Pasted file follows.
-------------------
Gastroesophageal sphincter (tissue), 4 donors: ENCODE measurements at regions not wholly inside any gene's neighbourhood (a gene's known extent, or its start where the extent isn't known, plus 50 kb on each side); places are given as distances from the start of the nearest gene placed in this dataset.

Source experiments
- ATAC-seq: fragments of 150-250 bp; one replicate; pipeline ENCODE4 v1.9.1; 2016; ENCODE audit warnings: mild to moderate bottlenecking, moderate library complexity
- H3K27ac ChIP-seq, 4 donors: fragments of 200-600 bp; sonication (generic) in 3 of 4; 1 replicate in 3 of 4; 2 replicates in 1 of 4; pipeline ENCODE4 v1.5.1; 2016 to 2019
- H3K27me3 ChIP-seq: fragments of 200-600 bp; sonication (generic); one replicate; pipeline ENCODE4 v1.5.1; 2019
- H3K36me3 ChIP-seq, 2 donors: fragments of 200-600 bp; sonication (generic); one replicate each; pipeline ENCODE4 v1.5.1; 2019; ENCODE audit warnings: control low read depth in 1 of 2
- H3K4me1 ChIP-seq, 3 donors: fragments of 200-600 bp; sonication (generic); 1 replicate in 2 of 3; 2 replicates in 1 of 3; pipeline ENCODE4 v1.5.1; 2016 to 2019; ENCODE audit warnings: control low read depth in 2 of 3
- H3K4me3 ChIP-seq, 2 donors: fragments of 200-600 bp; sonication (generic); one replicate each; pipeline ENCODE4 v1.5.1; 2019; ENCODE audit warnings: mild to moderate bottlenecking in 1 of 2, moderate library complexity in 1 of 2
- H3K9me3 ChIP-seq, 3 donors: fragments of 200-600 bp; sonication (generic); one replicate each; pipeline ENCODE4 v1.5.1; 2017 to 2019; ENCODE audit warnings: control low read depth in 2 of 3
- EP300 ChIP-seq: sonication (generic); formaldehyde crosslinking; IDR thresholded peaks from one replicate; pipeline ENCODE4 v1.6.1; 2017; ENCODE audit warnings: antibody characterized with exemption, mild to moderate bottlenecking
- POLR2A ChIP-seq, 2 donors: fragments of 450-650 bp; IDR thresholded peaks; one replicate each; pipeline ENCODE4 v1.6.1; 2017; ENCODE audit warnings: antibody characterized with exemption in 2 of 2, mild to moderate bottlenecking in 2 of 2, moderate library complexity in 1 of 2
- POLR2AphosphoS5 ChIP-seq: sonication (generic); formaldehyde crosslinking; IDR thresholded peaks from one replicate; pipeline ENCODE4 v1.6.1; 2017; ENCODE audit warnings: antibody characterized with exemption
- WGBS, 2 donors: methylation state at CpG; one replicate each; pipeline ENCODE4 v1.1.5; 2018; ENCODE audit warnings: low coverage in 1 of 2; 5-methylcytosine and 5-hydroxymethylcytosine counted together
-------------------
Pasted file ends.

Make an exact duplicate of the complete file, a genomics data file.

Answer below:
Gastroesophageal sphincter (tissue), 4 donors: ENCODE measurements at regions not wholly inside any gene's neighbourhood (a gene's known extent, or its start where the extent isn't known, plus 50 kb on each side); places are given as distances from the start of the nearest gene placed in this dataset.

Source experiments
- ATAC-seq: fragments of 150-250 bp; one replicate; pipeline ENCODE4 v1.9.1; 2016; ENCODE audit warnings: mild to moderate bottlenecking, moderate library complexity
- H3K27ac ChIP-seq, 4 donors: fragments of 200-600 bp; sonication (generic) in 3 of 4; 1 replicate in 3 of 4; 2 replicates in 1 of 4; pipeline ENCODE4 v1.5.1; 2016 to 2019
- H3K27me3 ChIP-seq: fragments of 200-600 bp; sonication (generic); one replicate; pipeline ENCODE4 v1.5.1; 2019
- H3K36me3 ChIP-seq, 2 donors: fragments of 200-600 bp; sonication (generic); one replicate each; pipeline ENCODE4 v1.5.1; 2019; ENCODE audit warnings: control low read depth in 1 of 2
- H3K4me1 ChIP-seq, 3 donors: fragments of 200-600 bp; sonication (generic); 1 replicate in 2 of 3; 2 replicates in 1 of 3; pipeline ENCODE4 v1.5.1; 2016 to 2019; ENCODE audit warnings: control low read depth in 2 of 3
- H3K4me3 ChIP-seq, 2 donors: fragments of 200-600 bp; sonication (generic); one replicate each; pipeline ENCODE4 v1.5.1; 2019; ENCODE audit warnings: mild to moderate bottlenecking in 1 of 2, moderate library complexity in 1 of 2
- H3K9me3 ChIP-seq, 3 donors: fragments of 200-600 bp; sonication (generic); one replicate each; pipeline ENCODE4 v1.5.1; 2017 to 2019; ENCODE audit warnings: control low read depth in 2 of 3
- EP300 ChIP-seq: sonication (generic); formaldehyde crosslinking; IDR thresholded peaks from one replicate; pipeline ENCODE4 v1.6.1; 2017; ENCODE audit warnings: antibody characterized with exemption, mild to moderate bottlenecking
- POLR2A ChIP-seq, 2 donors: fragments of 450-650 bp; IDR thresholded peaks; one replicate each; pipeline ENCODE4 v1.6.1; 2017; ENCODE audit warnings: antibody characterized with exemption in 2 of 2, mild to moderate bottlenecking in 2 of 2, moderate library complexity in 1 of 2
- POLR2AphosphoS5 ChIP-seq: sonication (generic); formaldehyde crosslinking; IDR thresholded peaks from one replicate; pipeline ENCODE4 v1.6.1; 2017; ENCODE audit warnings: antibody characterized with exemption
- WGBS, 2 donors: methylation state at CpG; one replicate each; pipeline ENCODE4 v1.1.5; 2018; ENCODE audit warnings: low coverage in 1 of 2; 5-methylcytosine and 5-hydroxymethylcytosine counted together